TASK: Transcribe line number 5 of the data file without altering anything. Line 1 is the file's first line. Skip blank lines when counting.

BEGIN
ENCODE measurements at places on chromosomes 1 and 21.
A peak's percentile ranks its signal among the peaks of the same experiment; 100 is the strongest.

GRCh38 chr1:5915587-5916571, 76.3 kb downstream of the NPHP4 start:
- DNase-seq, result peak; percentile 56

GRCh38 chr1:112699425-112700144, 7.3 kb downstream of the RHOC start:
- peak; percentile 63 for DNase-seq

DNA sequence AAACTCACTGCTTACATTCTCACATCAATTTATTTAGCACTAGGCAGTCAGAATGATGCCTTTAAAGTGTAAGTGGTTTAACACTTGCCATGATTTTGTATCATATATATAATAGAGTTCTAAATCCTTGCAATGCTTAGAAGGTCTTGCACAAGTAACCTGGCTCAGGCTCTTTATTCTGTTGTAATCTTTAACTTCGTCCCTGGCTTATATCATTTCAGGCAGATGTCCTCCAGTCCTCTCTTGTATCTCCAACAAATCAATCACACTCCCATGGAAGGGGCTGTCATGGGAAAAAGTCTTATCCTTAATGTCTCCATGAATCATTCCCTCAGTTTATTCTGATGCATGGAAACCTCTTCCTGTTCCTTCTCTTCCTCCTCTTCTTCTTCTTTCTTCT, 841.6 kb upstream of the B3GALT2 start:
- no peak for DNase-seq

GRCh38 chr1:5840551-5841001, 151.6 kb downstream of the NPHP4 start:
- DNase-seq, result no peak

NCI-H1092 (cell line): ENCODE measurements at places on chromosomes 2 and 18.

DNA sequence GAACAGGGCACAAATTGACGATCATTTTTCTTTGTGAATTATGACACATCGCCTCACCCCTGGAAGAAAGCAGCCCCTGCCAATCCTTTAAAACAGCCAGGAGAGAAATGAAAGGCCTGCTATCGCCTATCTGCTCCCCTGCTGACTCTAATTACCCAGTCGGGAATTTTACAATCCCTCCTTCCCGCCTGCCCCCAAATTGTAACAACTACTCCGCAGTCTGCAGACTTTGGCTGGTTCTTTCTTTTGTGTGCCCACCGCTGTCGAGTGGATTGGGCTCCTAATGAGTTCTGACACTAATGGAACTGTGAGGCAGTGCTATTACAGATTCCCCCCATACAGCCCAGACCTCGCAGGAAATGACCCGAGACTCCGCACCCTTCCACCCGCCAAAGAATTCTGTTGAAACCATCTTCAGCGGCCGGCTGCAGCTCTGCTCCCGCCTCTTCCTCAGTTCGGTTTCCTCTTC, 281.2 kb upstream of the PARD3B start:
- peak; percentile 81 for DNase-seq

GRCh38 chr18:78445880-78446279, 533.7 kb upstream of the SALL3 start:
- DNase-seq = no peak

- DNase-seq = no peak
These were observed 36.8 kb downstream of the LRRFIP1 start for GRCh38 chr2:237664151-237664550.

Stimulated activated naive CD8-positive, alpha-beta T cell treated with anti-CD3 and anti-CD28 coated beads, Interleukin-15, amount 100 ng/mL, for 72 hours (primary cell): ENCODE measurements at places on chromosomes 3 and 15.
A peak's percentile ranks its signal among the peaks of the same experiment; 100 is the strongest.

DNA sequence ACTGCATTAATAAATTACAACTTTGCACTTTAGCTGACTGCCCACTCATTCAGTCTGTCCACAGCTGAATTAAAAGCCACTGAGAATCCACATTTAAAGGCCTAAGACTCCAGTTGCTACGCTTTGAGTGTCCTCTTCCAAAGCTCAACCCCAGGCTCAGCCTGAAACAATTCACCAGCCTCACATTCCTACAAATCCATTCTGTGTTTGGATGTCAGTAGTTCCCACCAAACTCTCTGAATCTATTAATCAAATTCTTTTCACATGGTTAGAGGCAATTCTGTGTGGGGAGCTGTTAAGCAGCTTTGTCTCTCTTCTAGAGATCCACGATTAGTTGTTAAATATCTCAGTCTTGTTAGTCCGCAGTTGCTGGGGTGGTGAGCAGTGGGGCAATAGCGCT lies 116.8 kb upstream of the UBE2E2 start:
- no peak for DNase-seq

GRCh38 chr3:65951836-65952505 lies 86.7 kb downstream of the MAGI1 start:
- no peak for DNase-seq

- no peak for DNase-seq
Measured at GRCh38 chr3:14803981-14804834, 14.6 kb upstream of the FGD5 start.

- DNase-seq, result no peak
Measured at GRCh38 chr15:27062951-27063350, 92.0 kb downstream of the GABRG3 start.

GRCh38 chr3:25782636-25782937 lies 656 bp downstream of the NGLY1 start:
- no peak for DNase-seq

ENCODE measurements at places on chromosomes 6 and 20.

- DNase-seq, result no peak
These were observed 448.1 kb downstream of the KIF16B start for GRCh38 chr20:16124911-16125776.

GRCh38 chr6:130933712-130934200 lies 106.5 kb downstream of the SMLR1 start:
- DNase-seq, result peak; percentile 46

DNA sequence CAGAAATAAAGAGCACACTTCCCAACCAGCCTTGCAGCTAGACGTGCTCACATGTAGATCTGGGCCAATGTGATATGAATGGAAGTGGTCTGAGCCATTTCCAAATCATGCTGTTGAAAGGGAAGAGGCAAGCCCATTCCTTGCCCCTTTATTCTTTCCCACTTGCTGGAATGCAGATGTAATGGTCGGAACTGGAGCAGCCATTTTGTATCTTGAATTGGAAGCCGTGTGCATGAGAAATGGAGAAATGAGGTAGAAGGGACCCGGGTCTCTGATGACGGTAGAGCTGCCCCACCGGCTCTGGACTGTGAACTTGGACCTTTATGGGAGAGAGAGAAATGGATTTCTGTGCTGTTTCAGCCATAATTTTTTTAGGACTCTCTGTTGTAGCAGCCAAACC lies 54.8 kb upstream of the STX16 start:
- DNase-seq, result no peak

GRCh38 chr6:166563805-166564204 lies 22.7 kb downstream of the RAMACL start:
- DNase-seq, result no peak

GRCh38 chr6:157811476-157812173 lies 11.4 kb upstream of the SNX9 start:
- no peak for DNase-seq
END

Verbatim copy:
GRCh38 chr1:112699425-112700144, 7.3 kb downstream of the RHOC start: